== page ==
Tenancy ending? Here’s everything you need to know

Market Insights
4 years ago
5 minutes

Moving out can be one of the most stressful experiences for most people — if you’ve successfully achieved it stress-free, you’re probably either lying or you paid someone to do it for you. 

There are so many things to remember, and most of the time it’s all done at the last minute. It can be completely overwhelming!

But it doesn’t have to be such a random array of boxes and frantic cleaning. Make a clear list of things you need to do and cross them off as you go. Here are some important things to remember to get you started.

Important dates and landlord communication 

You know the end of the tenancy is coming up, so make sure you communicate with your landlord that you intend to move out. Normally, the estate agent will message you to learn of your intentions.

If you call the landlord to discuss the terms and dates of the exit, make sure you have everything in writing. Make notes about what was discussed and send a follow-up email or letter to confirm what was agreed.


Your tenancy agreement sets out rules regarding when and how often your landlord can access the property when your tenancy is coming to an end (normally to conduct viewings). This can differ from state to state, but usually, you must give reasonable access in the last three weeks of the tenancy, providing you have been given 24 hours notice each time.

Whatever the case, friendly communication with the landlord is key during this stage. Let them know what dates work for you and don’t kick up too much of a fuss — it’s often not worth the stress. 

A pre-final inspection walk-through with the manager or landlord before the exit date is advisable. If there are issues that you believe you can fix prior to moving out, have them back to approve these once complete.

Utilities and standing orders 

You don’t want to keep being charged for utilities after you’ve left the premises. So, if you can, ensure you disconnect the utilities that are supplied in your name when you vacate. Take dated pictures of the electricity, gas and water meters for your records to make sure you are charged correctly. If any utility bills are in the landlord’s name then make sure you see a copy of the final charge, as this should be worked out on a pro-rata basis.


Ensure that all rents and fees have been paid in full. It’s a common situation for tenants to think they’ve paid their final maintenance fees and realise they haven’t. Once you have established this, make sure you have no more standing orders being paid either to the landlord or the utilities — you don’t want to be chasing money a month after you’ve moved out!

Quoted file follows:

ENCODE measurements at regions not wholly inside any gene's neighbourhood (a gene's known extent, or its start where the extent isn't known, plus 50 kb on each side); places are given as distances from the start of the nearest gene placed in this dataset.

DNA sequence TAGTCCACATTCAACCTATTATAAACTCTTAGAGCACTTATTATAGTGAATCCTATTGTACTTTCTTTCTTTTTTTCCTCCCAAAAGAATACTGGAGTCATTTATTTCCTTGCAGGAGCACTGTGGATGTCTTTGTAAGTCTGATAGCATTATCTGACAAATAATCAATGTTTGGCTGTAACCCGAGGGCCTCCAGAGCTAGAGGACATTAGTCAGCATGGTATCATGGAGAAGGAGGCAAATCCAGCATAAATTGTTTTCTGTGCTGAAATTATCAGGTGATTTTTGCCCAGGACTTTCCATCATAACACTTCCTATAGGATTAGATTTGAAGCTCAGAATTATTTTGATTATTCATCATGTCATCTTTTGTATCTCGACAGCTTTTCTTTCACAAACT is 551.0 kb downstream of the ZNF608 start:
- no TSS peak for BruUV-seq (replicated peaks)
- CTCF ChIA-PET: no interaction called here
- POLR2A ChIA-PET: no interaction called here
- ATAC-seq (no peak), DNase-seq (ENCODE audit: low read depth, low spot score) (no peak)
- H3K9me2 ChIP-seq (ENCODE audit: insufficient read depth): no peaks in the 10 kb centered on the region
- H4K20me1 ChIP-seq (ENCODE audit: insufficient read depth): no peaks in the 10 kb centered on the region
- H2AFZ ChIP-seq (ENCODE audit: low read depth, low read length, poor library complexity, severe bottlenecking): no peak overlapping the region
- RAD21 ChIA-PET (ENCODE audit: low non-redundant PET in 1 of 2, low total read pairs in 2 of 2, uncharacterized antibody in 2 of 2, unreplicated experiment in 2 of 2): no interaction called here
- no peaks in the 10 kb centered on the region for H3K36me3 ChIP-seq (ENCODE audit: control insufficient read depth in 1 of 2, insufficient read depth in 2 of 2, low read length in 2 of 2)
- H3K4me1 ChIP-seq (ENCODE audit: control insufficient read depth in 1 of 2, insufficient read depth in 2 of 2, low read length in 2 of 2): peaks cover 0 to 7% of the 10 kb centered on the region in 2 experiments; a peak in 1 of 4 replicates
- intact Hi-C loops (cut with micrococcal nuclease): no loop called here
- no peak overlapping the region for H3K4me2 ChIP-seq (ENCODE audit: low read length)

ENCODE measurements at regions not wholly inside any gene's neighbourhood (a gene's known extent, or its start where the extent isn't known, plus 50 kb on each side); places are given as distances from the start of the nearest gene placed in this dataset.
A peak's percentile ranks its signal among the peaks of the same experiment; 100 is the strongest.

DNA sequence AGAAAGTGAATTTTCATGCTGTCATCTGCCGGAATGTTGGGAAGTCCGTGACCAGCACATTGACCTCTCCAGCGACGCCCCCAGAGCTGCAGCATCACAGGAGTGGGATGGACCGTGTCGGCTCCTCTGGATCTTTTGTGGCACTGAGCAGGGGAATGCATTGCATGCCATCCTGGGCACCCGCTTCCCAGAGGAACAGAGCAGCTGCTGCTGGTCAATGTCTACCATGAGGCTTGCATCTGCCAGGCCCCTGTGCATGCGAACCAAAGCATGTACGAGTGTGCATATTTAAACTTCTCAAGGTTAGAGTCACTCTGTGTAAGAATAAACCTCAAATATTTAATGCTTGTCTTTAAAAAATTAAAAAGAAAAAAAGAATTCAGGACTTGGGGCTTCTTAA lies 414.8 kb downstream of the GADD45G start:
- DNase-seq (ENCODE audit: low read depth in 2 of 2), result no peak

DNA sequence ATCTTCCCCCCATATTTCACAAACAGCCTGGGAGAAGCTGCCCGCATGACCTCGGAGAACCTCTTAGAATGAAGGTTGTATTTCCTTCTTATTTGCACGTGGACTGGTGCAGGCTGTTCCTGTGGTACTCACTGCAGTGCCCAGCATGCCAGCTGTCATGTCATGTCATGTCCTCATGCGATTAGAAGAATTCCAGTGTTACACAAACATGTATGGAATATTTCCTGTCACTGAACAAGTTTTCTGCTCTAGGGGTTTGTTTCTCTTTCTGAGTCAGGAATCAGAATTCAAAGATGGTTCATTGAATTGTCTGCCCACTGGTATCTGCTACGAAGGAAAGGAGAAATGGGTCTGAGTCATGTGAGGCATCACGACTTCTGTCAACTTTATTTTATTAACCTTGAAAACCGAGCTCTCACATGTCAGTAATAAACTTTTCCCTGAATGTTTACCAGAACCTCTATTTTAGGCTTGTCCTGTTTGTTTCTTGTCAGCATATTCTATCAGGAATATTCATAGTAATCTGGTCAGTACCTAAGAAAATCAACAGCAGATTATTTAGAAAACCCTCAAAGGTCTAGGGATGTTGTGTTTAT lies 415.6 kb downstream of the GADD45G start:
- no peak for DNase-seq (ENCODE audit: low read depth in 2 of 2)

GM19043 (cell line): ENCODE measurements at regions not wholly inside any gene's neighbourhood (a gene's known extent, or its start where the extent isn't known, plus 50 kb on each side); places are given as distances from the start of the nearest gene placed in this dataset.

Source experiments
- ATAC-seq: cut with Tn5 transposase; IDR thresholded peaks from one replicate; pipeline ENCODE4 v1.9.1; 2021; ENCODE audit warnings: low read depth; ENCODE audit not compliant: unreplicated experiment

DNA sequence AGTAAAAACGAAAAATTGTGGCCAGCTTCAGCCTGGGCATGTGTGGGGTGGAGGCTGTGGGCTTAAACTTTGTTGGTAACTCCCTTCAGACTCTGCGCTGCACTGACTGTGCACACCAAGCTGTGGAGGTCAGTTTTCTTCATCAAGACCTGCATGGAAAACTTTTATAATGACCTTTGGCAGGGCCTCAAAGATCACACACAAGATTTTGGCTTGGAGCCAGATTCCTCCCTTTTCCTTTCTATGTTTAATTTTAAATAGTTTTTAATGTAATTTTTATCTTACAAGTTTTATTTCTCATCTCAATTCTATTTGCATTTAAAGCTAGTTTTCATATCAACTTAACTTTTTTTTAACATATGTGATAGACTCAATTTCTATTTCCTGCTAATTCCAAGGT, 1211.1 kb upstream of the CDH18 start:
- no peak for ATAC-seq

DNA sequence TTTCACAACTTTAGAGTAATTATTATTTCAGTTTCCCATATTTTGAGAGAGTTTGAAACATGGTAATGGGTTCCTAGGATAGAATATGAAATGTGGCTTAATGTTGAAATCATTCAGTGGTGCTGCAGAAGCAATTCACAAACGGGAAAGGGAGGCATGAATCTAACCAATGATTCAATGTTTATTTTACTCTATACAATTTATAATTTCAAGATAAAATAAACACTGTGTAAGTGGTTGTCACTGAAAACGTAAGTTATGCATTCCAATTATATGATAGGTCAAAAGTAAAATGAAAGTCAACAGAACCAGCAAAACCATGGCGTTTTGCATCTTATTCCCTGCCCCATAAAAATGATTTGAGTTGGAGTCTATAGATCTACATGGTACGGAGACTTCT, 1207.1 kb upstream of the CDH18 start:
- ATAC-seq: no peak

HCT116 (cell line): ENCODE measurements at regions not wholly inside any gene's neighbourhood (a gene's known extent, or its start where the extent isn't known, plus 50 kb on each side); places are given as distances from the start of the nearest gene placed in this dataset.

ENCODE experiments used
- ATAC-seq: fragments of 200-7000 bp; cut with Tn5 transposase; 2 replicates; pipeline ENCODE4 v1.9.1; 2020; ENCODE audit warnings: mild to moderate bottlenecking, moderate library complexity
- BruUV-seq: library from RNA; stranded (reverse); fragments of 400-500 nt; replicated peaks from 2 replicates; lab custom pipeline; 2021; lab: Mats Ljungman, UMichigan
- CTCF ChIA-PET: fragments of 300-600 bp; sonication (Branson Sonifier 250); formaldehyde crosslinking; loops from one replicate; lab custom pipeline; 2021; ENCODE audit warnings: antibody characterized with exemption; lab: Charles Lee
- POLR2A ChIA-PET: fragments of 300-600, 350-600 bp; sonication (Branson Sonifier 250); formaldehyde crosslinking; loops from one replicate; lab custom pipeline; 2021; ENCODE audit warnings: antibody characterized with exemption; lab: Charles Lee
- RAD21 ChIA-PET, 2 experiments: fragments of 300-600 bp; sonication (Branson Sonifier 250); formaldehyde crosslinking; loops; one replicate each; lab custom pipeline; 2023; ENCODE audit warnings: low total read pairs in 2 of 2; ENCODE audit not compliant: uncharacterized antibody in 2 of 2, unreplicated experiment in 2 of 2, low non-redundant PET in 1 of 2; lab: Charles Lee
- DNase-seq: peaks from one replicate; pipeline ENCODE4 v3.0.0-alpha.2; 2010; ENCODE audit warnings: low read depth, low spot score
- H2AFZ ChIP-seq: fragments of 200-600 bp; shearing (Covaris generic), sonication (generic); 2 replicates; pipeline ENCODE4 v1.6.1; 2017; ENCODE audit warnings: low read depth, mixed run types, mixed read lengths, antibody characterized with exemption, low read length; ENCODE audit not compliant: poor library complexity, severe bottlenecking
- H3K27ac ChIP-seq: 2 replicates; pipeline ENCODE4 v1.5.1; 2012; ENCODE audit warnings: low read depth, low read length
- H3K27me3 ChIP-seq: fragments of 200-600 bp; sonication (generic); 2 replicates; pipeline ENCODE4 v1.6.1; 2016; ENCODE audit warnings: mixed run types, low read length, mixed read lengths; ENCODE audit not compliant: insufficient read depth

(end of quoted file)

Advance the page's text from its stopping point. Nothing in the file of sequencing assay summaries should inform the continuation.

Clean, clean, and then clean a bit more 

Remember that sparkly clean home you moved into? Well, you’re responsible for returning the property to the same condition — allowing for natural wear and tear. 

This job is made easier if you request an original condition report and try to replicate it. Then, give the home a thorough clean from top to bottom. Hiring an exit cleaning company is expensive, but it can normally ensure every nook and cranny is spotless. 


Re-read your contract regarding the cleanliness of the abode, as often you’re required to professionally clean the carpets. If you have pets, you may also be required to fumigate the home.

If you’ve made any changes to the property, then you should reverse these alterations. But, as with all of the exit process, a healthy relationship with the landlord is desirable, as you can simply ask what is required of you.

The final bits and pieces 

When you’re packing up and leaving, make sure you leave no trace that you were there. Whether it’s trash or a nice chair you think goes well with the property that the next tenant might enjoy. You may even think that you’re doing someone a favour by leaving cleaning supplies — the landlord may not see it this way and may charge you to have things removed. 

Ensure you’ve arranged a final inspection. The timing of this should be stipulated in the tenancy agreement, but most will be in the last month of the lease — ideally on the last day. 


Some landlords may request that this takes place after you’ve moved out, which is fine, but make sure you or a representative are present. Dust could settle or leaves could fall in a few days, so it’s helpful if you have a dated video or pictures of the property on the day you move out. 

Finally, never sign a blank bond form! Ensure you and the landlord have agreed on what, if any, damages to the premises there are and how much this will cost. 

Once all of this is done, turn in your keys and let everyone know you’re moving — this includes friends and organisations who need to know, but also the Agent so you can receive the deposit in a timely manner. 

And breathe — you’ve made it out and into your new place. Ready to do in all again in a couple of years time… or is it now time to buy?

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